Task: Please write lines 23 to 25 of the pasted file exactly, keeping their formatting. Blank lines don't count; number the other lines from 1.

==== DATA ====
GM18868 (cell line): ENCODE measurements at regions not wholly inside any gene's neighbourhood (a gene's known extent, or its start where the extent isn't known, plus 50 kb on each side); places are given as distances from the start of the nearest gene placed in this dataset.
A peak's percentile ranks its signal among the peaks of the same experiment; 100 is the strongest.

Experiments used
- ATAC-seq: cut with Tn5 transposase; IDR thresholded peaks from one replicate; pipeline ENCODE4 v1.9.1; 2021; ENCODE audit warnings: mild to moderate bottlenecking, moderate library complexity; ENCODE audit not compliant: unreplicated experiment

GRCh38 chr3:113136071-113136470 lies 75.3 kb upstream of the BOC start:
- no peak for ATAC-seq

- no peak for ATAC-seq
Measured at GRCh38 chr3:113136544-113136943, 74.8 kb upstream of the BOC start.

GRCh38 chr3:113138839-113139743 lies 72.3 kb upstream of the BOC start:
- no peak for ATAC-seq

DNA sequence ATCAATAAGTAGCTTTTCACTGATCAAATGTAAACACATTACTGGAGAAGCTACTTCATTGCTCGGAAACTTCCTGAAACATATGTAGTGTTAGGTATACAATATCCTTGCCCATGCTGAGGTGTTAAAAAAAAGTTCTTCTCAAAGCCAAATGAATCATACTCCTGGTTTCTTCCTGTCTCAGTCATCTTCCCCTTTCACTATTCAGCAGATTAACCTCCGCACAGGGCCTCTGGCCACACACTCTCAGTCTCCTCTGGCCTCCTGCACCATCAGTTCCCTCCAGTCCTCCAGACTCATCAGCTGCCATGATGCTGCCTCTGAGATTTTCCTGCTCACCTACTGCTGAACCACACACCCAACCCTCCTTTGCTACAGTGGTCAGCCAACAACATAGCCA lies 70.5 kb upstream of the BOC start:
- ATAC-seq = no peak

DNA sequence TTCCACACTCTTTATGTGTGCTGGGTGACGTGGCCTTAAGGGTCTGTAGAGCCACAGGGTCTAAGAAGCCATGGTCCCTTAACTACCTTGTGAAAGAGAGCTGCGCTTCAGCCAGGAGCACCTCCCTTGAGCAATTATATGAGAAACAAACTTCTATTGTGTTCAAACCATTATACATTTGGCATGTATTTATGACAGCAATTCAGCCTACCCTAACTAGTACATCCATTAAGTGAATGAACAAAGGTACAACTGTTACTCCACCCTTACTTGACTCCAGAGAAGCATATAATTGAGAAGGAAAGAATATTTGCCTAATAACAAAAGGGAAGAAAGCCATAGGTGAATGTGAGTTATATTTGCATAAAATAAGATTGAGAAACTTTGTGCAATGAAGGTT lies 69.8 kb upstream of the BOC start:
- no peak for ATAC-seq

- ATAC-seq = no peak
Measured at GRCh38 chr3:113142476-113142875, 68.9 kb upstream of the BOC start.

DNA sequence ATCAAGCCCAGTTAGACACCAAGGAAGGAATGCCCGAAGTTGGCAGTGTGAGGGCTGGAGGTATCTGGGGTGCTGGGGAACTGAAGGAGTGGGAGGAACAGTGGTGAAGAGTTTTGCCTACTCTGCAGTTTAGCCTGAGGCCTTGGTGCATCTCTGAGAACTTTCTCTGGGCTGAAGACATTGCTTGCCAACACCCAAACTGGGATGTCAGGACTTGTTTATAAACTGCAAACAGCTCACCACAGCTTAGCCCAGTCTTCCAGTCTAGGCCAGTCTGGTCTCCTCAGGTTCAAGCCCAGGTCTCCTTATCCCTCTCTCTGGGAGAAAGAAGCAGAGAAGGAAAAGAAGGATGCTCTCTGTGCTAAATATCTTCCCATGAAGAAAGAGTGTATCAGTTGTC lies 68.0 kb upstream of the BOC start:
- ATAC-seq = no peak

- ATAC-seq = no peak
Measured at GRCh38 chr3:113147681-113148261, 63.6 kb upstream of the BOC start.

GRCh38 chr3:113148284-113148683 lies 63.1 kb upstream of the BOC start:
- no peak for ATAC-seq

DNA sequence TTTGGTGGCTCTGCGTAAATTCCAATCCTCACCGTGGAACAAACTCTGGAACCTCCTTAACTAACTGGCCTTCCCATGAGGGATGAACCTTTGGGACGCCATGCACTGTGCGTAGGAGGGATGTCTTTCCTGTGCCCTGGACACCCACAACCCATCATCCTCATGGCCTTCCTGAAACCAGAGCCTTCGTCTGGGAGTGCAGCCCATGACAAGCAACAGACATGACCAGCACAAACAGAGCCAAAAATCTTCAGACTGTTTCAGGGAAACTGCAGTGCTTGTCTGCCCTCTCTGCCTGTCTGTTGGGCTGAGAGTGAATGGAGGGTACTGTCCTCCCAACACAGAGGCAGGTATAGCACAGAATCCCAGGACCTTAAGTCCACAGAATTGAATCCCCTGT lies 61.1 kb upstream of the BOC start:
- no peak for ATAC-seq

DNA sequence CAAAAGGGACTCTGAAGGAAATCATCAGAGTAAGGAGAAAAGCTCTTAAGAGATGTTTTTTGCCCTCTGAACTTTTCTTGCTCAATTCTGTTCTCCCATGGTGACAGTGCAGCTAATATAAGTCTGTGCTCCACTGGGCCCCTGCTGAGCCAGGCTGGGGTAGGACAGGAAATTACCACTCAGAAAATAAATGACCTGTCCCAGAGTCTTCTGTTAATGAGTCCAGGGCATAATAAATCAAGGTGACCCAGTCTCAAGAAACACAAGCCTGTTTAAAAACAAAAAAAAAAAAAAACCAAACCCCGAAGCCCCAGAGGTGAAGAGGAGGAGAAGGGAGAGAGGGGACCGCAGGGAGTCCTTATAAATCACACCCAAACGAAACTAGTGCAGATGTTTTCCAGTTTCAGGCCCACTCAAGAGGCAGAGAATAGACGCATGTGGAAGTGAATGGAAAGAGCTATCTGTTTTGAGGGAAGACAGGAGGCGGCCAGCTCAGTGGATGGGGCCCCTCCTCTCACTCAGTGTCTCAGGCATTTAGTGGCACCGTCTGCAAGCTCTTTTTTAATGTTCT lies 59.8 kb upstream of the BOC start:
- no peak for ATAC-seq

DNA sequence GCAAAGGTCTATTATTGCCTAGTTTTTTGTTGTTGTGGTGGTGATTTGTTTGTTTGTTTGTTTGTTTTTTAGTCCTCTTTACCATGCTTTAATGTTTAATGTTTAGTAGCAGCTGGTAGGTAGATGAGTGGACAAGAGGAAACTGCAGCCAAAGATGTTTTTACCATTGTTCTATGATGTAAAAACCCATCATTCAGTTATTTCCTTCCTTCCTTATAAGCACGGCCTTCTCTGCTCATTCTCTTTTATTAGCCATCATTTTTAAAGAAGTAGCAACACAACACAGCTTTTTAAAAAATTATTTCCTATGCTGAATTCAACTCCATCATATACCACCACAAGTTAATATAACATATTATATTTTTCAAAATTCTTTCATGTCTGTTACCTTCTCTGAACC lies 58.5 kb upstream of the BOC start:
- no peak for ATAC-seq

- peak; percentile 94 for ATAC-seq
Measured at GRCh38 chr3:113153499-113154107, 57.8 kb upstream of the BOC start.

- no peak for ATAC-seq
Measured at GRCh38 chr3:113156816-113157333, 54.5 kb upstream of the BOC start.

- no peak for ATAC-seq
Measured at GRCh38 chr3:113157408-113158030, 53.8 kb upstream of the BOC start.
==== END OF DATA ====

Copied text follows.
DNA sequence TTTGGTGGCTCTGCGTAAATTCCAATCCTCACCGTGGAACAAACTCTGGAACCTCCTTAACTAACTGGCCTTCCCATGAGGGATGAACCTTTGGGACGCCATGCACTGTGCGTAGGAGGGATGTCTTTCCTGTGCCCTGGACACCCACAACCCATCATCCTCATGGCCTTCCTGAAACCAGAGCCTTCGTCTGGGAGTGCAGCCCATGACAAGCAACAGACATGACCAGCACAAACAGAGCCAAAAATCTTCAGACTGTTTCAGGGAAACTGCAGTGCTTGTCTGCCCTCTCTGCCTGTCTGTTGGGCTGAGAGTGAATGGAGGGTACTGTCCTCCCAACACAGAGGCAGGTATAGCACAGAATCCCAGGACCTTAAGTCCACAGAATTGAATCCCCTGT lies 61.1 kb upstream of the BOC start:
- no peak for ATAC-seq

DNA sequence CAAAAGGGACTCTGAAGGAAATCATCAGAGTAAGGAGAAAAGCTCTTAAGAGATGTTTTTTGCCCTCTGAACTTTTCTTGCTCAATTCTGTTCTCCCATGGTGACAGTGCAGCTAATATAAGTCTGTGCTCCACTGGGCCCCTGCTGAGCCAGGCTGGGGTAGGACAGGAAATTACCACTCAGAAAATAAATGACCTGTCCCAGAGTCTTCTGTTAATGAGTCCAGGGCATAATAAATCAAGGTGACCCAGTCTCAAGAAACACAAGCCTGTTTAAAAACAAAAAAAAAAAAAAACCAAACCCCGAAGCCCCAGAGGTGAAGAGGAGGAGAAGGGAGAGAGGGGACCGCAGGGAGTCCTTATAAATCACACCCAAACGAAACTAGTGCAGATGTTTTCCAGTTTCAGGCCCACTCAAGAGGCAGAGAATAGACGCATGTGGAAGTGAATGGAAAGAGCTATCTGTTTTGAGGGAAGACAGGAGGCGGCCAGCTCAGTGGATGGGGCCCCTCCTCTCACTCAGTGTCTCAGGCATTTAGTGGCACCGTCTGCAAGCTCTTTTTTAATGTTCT lies 59.8 kb upstream of the BOC start: